08 Oct Illinois’ Budget Dispute Continues to Add to $6 Billion in Deferred Lottery Payments
Winners awaiting lottery payments in Illinois are still getting the cold-shoulder from state lawmakers as they approach the third straight month without a budget for the new fiscal year, which expired in July. It doesn’t matter if they want a lump sum versus annuity settlement option, for wins over $25,000 lottery officials and the funds which are controlled by the state cannot legally be paid out until a budget is passed. Currently, there are over two dozen winners awaiting lottery payments totaling over $6 billion, according to Bloomberg.com.
One of the biggest winners in the state in lottery limbo is Danny Chasteen. He bought a scratch off ticket in July that was a $250,000 winner. He’s one of the many that have decided to pursue legal actions after was he turned away when he went to cash it in for a lump sum lottery payout.
“People are spending thousands of dollars a day on lottery tickets, and they don’t get paid?” said Chasteen’s girlfriend, Susan Rick. “That’s illegal, and that’s fraud.”
Lottery payments aren’t the only thing getting held up by the absence of a budget. Arguably more important are the almost 150,000 current, retired, and contracted employees who can’t receive the healthcare payments they’re entitled to until a budget is passed. Led by the American Federation of State, County, and Municipal Employees, this group has also filed a lawsuit against the state of Illinois. There’s no question the state is hoping for a resolution before any sort of proceedings commence, especially considering the average employee lawsuit pays out $150,000.
It’s somewhat incredible to think the IOU total has amassed to over $6 billion, even though the suspension only applies to winnings over $25,000. What should be a time of excitement and celebration has turned into a confusing and frustrating waiting game.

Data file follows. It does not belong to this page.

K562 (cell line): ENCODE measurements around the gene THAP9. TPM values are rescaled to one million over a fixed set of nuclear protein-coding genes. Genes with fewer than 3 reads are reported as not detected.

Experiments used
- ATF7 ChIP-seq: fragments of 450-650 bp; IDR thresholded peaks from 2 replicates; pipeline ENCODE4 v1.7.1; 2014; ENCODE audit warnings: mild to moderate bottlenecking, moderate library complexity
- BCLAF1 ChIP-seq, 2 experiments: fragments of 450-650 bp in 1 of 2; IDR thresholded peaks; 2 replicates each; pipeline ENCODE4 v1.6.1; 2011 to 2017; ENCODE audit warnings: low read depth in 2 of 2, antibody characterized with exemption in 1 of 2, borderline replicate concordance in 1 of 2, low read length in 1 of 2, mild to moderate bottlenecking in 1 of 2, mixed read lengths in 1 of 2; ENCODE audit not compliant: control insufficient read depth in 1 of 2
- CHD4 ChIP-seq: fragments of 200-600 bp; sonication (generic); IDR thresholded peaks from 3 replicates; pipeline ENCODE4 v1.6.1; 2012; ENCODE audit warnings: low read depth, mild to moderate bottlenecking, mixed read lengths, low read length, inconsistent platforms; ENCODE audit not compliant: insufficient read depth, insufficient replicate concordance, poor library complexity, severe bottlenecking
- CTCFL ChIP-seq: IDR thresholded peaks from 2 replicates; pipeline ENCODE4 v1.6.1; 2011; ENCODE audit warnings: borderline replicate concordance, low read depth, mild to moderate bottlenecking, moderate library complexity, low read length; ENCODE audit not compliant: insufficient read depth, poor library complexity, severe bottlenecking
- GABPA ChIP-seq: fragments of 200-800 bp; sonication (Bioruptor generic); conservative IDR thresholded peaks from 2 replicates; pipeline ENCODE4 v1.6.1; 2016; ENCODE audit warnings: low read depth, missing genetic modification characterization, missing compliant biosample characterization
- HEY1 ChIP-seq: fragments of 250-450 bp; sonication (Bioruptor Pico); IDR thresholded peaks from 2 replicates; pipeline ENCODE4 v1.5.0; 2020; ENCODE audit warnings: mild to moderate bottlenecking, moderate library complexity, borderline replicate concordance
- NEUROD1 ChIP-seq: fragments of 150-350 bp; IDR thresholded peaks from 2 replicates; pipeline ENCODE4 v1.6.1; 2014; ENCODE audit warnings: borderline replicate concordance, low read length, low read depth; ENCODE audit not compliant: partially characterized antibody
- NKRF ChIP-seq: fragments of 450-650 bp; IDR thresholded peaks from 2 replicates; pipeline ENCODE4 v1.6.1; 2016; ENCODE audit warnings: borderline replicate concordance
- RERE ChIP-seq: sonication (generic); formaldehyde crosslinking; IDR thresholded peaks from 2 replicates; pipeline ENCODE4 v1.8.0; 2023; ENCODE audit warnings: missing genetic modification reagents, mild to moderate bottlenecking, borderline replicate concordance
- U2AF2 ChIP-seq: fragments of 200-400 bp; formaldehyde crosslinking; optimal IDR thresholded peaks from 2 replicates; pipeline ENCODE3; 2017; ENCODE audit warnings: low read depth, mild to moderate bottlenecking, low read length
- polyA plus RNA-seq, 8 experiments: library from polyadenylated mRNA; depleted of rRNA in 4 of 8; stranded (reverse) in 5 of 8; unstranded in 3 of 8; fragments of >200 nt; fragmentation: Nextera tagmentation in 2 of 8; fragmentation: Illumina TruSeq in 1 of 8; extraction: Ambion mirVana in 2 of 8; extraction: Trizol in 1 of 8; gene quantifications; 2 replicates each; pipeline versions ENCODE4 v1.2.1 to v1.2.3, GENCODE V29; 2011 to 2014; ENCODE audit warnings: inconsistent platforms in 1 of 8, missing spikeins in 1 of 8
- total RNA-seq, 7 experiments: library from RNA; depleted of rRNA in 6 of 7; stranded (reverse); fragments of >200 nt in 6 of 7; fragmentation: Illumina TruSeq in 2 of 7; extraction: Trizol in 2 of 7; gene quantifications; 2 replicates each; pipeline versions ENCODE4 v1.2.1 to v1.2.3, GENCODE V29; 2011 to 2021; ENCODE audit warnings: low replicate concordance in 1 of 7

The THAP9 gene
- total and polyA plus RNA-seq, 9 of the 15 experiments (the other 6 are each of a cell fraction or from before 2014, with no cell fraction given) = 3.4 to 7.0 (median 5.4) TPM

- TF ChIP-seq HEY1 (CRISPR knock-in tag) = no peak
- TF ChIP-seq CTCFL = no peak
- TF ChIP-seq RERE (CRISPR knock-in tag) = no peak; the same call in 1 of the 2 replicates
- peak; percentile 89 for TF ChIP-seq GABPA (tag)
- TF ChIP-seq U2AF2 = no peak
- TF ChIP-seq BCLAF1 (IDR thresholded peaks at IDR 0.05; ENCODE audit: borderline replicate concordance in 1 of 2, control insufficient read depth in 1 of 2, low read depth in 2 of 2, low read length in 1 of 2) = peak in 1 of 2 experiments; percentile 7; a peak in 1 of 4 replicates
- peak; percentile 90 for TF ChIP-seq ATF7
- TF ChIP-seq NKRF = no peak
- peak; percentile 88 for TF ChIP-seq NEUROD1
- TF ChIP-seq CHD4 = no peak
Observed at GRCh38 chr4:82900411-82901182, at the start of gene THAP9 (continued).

It does provide a good example of why you shouldn’t make any rash decisions immediately after a big win. For starters, you never win quite as much as you think since the government withholds up to 25% of jackpot winnings. On top of that, Chasteen was seriously considering being one of the more than half (52%) of people that quit their jobs after winning the lotto.
Rhonda Rasche had plans to use some of the $50,000 she won to take her sister and a friend on a vacation after her mother passed away recently. Another family has their boxes packed and are just waiting on the $400,000 Helen Whitfield won before they move to Florida, according to Today.com.
“We’re not going to be able to enjoy it as old as we are if we don’t get it,” Whitfield said.
The state legislatures have returned from their summer break, but there are still no signs of a breakthrough yet. For now the unlucky-lucky winners can only wait and dream about how they plan to use their lottery payments once they finally get them.